Actually, I'm pretty sure it was Michael Mace. But if you do a quick Google search for this phrase, you'll come up with tons of hits, so I doubt that he came up with it on his own.

    Scott
    Now THIS is the future of smartphones.
  13. #53  
    The Yankowski reference was a joke. Guess Carl-bashing is passe.
  14. #54  
    Quote Originally Posted by Iceman6
    Because it's a substandard camera. A year from now, it will be an embarrassment.
    I'd say that 75% of my friends or more don't even have a camera in their phone. People are still buying phones without cameras. Wouldn't a substandard camera be better than none at all? If priced competitively, there's no reason why you wouldn't be able to sell Treo 600 as it is for the next year. It's not like it's going to drop from being a $500 to not even competing with the free phones overnight. In fact, the Treo 300s are going for between $75-100 it seems -- and they are two years old, with worse form factor, no camera at all, no mp3 player, ancient OS, no 5-way navigational, no expansion slot, etc.

    Camera may be an embarrassment, but the rest of the device will still be better than the average phone a year from now.
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    #55  
    If the Treo is the only camera phone with a .3 MP camera, then it's an embarassment. If other phones are still on the market with an obsolete camera, then no problem.
  16. #56  
    Quote Originally Posted by Bostonnerd
    The BB most definately has an OS, as does all mobile phones, pagers, and microwave ovens for that matter. An embedded OS (RTOS) is not necessarily exposed to the User in the same fashion. Most ATM machines use Windows XP Embedded as their RTOS. It's the same Kernel used on PocketPCs along with many process control systems. What the end user sees is the UI and GUI layers, not the OS. The RTOS used in Palm OS5 (and previous rleases) is actually licensed from a third party and was originally designed and used for pagers.

    Okay fine, I concede that point and acknowledge that the BB has it's own proprietary OS... But heck, even Toilets has an OS these days! I still don't think the 7100t is in the same league as other smartphones b/c of lack of features I previously listed. Look, imo the biggest thing the 7100t has going for it is price and perhaps the keyboard if you like it. But if the Treo600 and 7100t were priced the same, which device do you really think most people would choose? On top of that, once wireless provider start offering the BB Connect client, the advantages of the Treo will be even more apparent. Sorry, the 7100t is still not 'smart enough' imo...
    _________________
    aka Gfunkmagic

    Current device: Palm Pre
    Device graveyard: Palm Vx, Cassiopeia E100, LG Phenom HPC, Palm M515, Treo 300, Treo 600, Treo 650, Treo 700p, Axim X50v, Treo 800w



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  17. #57  
    I'm one of the biggest critics around here of the Treo 600's camera (do a search) but I've been pleasantly surprised by the quality of some of the pics I see around here every now and again and I've also been unimpressed with the quality of pics I see from even newer cameraphones coming out on the market. So, while I'd love to see palmOne put decent cameras in all of their Treos (and by decent, I'm not talking about megapixels), I agree with bmacfarland that the Treo 600's camera can hold its own with most of the cameraphones out there.

    Scott
    Now THIS is the future of smartphones.
  18. #58  
    Quote Originally Posted by Scott R
    Having said all that, I guess I'm still a bit skeptical that there are really corporations deploying large numbers of cellphones to their employees. Does that really happen? I know that the Fortune 500 company I work for now has several folks with old-style Blackberries (email only, no voice), but even they are a minority (execs and probably tech support folks). I see PDAs and cellphones as a very personal thing. Sure, I'd love my company to foot the monthly bill, but I don't really want them dictating what phone I have to use or how I can use it. That may have worked back in the day when cellphones were just cellphones, but now that we have feature-rich PDA-phones, I would want to be able to choose the one that best meets my needs.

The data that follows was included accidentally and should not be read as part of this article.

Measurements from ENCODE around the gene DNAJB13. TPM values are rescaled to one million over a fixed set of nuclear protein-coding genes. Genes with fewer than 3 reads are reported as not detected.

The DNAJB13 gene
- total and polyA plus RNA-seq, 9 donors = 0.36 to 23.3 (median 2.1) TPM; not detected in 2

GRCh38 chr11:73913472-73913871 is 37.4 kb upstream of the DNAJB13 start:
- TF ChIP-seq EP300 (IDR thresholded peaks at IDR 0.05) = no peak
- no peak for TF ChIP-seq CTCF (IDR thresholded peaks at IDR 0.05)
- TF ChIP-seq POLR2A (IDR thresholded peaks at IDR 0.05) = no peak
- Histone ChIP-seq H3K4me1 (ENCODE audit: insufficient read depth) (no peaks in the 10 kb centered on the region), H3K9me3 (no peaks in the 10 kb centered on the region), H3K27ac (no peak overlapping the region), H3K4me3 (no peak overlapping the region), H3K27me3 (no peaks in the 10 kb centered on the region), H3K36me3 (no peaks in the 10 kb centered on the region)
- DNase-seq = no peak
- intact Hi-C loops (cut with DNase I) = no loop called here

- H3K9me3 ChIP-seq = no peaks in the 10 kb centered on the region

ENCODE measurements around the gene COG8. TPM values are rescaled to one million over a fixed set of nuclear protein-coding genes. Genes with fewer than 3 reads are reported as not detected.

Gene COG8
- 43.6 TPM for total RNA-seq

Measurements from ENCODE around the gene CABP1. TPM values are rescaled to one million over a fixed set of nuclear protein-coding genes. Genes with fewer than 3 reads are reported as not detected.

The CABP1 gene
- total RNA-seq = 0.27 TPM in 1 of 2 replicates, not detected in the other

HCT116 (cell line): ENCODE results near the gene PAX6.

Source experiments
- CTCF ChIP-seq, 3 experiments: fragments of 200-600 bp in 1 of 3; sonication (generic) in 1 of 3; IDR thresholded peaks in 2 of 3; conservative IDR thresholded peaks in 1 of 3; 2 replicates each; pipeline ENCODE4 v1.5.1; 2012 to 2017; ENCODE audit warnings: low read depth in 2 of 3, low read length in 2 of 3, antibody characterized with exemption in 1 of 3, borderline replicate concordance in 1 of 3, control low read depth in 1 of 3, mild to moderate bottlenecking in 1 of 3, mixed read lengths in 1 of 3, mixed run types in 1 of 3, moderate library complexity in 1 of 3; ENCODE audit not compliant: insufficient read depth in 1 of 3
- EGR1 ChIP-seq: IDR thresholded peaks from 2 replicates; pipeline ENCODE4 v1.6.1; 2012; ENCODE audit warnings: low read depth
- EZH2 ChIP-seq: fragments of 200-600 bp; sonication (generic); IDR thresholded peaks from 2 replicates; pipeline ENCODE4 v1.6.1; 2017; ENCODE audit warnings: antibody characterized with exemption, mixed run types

I think it's smart for RIM to license their technology so that employees can choose whatever RIM-capable device they want. Maybe the company will help subsidize the monthly rate, but the employee pays for the rest. If they have a problem with email, they can still get tech support to troubleshoot that aspect of things, but the way the rest of the device is working (or not) is the employee's problem to figure out. I see this as the way things would and should be going. As such, this new RIM phone will appeal to certain folks who want to be able to retrieve their company email but don't need to compose too much of it and want a single cellphone-looking device. I think that RIM would be smart to revive their original Blackberry formfactor to offer a data-only option with its more comfortable thumbboard for users who want to use that in conjunction with their own personal cellphone.

    Scott from what I've read, RIM is not targeting the enterprise with the 7100t, but squarely at the consumer market where it virtually has no foothold. As I understand the wireless providers (like Tmo) will offer a free push email address @blackberry.net which is included for free to consumers with the Blackberry Web Client. RIM here is focusing on the low end email/pseudo-smartphone market just as Dangers's Sidekick and Nokia various 6800 series handsets. I agree the low end is where most of the future growth in the smartphone market will occur, just as it was in the pda market, and PalmOne needs release a low end Treo to compete there. Imo, the most likely senario will be that P1 will repackage the Treo600 internals into a new low end model and sell it with updated software bundle and PIM. This is precisely the same strategy they've used in the past with the Zire line and I don't see why they wouldn't do the same with the Treo. However, I would like P1 to deverisify the form factor and perhaps offer more phone-like Treo with numeric keypad or whatnot...
    _________________
    aka Gfunkmagic

    Current device: Palm Pre
    Device graveyard: Palm Vx, Cassiopeia E100, LG Phenom HPC, Palm M515, Treo 300, Treo 600, Treo 650, Treo 700p, Axim X50v, Treo 800w



    Please don't PM me about my avatar. For more info go here.

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  19.    #59  
    the htc vivida - thats a coolio I could go for if there's no end to the t650 wait:

    http://www.phoneyworld.com/handsets/...one=htc_vivida
  20. #60  
    I really don't think the low end market RIM is targeting, cares about 'push' e-mail, or even knows what it is. That is pretty much an exclusively corporate feature.

    Once the next generation Treo comes out, the current Treo will be priced competitively with the 7100t, and side-by-side, there will be no comparison.
    There's no place like 127.0.0.1